After the opening, four people were invited to share stories of emergence. Originally, they asked me to be on that panel, but then they weren't sure if they'd have time for five stories, so I happily volunteered to opt-out. But then, even though there was absolutely no time, Barbara Sargent pulled a fast one: "I was supposed to go next, but I'd like to ask Nipun Mehta to speak." No! Right now? Yes. I accepted the mic from Barbara, shared a story and then paused: "Should I share more?" She said yes, and I continued to share my journey of giving, receiving and dancing.
Perhaps because my talk was somewhat spontaneous, or perhaps because of the nature of the stories themselves, everyone laughed a lot and there was a palpable happiness in the atmosphere. Like many talks before, I never once mentioned the word CharityFocus. :)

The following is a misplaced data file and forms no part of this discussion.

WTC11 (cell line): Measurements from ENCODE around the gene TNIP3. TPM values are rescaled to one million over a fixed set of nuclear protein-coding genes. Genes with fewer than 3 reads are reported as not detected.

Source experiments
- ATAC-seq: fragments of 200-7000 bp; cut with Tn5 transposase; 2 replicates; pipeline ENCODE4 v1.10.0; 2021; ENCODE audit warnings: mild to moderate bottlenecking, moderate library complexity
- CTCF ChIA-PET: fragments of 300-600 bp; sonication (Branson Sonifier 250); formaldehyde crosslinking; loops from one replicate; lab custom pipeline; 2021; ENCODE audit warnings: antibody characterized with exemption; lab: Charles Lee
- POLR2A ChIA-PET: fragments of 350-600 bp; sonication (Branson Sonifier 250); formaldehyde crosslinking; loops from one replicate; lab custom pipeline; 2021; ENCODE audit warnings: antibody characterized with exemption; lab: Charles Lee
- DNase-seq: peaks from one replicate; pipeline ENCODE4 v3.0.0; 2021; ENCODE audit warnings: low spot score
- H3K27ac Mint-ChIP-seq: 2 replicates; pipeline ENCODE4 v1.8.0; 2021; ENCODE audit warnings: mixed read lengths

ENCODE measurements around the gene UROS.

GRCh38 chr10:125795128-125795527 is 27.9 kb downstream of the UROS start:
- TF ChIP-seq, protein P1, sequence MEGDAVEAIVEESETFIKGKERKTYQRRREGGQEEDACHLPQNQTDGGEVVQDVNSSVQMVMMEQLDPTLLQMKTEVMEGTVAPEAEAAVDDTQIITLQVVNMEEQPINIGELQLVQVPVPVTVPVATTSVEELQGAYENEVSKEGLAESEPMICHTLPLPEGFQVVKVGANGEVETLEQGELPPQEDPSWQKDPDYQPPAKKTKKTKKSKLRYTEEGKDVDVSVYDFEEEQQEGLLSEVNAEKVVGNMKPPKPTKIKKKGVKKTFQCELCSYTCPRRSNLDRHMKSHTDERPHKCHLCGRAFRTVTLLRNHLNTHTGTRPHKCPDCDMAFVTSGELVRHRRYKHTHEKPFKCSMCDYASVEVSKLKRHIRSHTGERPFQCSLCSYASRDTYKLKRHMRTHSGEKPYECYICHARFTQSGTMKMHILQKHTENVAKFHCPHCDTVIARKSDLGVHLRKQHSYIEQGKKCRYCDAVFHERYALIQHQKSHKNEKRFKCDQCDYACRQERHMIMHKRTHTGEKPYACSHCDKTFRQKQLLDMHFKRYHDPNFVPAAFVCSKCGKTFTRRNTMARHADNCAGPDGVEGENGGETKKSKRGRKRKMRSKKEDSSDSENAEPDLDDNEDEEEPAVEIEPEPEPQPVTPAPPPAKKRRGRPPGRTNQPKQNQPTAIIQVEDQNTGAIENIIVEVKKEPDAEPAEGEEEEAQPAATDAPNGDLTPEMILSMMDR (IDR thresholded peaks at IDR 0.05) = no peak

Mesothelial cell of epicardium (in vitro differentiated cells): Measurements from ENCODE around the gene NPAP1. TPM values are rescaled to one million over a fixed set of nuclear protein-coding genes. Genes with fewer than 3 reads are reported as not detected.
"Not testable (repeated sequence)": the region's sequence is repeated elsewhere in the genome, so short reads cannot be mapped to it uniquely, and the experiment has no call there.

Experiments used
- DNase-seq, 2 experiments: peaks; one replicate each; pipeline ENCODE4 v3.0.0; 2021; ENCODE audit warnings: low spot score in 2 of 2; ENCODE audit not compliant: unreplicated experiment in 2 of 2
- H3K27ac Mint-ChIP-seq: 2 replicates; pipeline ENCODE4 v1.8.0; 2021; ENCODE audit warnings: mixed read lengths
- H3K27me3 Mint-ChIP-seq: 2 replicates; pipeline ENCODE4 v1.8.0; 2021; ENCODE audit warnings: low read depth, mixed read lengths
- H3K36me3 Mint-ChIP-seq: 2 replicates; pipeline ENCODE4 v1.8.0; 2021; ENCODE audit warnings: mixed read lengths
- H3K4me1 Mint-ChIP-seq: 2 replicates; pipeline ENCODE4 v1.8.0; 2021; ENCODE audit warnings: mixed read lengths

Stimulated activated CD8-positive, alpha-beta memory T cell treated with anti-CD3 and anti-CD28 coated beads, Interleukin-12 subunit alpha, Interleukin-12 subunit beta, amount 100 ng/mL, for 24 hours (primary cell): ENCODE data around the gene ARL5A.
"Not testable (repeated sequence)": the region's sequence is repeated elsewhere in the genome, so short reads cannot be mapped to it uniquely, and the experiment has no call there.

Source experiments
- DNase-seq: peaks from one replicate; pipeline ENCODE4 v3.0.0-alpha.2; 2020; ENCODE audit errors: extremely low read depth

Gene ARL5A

At these kinds of gatherings, you never know who you'll run into. Quite literally, the person behind me in the lunch line was Jack Kornfield. I didn't know what he looked like, but I've certainly quoted him in the past. :) Based on a story I had shared on stage, he offered a beautiful anecdote from his own life:
Many years ago, three of them were visiting Thailand -- father, mother and their six year old daughter. Father, having been trained as a monk and set to be on a path to becoming a celebrated Buddhist teacher, tells his daughter that she has to make an offering to the people in orange robes (monks) who come by every morning. So she does. Right after, the six year old turns to her Dad and asks, "Can I make another offering tomorrow?" With a gentle pride, the father says, "Sure." To which the daughter responds, "But we have to buy the best stuff for them." And that meant that the monks got candies the next day. :)